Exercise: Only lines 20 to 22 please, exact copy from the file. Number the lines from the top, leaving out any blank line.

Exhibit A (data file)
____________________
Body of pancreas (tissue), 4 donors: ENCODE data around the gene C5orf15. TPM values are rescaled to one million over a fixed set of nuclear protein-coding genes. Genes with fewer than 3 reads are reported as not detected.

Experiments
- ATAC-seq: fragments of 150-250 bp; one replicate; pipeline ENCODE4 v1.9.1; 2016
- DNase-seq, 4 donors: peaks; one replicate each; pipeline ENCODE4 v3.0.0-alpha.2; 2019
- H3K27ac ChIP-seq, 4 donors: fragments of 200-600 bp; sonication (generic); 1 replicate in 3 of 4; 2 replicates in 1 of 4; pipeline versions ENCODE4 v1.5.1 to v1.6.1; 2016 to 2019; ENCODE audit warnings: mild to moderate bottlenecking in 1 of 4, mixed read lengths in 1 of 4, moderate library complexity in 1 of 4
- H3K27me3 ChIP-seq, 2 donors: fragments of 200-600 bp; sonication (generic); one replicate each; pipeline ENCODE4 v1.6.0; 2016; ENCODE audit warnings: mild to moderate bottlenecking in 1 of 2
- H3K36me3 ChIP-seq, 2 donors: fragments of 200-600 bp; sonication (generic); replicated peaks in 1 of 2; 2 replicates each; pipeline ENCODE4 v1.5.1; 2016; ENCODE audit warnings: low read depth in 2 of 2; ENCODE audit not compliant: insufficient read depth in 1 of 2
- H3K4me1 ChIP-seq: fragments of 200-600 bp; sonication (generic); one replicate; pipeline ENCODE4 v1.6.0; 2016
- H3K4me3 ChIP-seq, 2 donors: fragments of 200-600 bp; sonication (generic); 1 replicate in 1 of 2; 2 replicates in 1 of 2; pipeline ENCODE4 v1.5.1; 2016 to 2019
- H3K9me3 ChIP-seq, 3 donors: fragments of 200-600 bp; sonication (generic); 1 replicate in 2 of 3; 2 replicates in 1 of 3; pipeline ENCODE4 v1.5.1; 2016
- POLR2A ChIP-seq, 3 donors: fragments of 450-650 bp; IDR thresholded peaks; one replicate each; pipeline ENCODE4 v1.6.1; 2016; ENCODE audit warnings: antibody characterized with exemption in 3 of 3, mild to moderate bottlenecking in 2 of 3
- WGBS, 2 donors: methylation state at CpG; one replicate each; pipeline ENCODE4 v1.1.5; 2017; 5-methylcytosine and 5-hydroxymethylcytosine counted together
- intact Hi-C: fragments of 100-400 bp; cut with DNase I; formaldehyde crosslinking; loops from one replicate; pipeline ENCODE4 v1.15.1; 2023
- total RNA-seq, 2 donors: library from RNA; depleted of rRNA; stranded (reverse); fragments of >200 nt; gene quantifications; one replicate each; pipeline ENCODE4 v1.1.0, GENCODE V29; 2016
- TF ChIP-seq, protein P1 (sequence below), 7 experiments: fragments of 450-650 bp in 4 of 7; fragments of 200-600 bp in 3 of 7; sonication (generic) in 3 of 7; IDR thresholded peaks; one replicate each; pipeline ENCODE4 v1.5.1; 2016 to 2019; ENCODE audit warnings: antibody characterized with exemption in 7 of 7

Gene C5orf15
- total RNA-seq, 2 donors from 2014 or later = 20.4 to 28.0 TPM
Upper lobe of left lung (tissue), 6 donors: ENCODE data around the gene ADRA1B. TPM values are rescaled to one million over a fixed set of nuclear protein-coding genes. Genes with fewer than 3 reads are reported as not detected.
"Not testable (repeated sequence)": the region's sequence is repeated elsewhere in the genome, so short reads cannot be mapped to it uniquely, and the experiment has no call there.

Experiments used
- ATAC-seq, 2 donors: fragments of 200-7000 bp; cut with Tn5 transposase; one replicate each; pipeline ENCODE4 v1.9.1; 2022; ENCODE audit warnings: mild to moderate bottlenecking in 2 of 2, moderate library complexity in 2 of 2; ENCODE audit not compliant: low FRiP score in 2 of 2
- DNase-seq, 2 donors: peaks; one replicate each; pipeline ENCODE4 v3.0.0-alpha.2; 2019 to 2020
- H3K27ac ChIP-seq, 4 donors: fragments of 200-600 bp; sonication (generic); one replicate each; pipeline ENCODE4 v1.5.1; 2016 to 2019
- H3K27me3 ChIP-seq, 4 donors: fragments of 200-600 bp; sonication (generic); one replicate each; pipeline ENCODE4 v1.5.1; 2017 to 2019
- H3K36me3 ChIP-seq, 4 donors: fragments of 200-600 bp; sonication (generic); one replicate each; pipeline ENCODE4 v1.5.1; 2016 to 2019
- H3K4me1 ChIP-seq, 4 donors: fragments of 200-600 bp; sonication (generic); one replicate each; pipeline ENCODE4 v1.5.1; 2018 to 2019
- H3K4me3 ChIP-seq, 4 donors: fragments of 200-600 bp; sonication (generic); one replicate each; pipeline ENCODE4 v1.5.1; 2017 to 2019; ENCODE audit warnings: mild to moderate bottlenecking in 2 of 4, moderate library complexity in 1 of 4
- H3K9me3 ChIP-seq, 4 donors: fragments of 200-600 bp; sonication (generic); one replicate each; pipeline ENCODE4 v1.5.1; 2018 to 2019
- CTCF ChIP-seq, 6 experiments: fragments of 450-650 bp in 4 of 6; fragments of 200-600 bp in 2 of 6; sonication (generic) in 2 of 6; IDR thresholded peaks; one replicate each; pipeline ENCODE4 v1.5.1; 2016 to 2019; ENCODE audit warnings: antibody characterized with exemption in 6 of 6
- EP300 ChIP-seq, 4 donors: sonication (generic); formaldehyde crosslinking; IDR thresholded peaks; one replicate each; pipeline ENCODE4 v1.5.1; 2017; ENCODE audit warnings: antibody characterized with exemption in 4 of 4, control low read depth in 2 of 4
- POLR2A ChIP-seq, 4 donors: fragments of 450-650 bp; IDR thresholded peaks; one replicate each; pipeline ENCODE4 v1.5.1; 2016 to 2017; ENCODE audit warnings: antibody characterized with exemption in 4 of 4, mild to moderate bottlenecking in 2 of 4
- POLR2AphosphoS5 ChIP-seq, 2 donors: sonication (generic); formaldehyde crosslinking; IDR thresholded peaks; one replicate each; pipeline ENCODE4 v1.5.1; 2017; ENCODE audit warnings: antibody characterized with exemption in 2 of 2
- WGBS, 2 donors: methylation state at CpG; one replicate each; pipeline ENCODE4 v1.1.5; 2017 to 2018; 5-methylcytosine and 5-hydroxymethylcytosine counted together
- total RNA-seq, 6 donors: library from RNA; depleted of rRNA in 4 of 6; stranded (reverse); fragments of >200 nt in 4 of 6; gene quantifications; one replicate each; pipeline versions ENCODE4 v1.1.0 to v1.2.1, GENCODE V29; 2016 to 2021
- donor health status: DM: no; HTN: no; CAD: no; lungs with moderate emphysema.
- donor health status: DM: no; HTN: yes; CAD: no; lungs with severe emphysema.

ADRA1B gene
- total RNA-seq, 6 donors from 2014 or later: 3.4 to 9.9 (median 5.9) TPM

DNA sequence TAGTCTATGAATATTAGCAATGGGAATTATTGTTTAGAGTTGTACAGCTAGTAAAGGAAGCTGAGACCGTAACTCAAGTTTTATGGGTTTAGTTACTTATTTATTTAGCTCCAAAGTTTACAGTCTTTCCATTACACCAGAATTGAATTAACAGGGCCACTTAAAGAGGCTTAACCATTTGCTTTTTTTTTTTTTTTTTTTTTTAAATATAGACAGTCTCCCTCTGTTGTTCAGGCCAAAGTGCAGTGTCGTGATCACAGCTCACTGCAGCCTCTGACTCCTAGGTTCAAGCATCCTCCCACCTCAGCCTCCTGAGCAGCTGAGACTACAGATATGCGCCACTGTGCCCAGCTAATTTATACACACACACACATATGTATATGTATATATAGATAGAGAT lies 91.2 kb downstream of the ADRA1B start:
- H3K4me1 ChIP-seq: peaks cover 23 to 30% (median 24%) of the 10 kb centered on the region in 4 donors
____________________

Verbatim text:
Experiments used
- ATAC-seq, 2 donors: fragments of 200-7000 bp; cut with Tn5 transposase; one replicate each; pipeline ENCODE4 v1.9.1; 2022; ENCODE audit warnings: mild to moderate bottlenecking in 2 of 2, moderate library complexity in 2 of 2; ENCODE audit not compliant: low FRiP score in 2 of 2
- DNase-seq, 2 donors: peaks; one replicate each; pipeline ENCODE4 v3.0.0-alpha.2; 2019 to 2020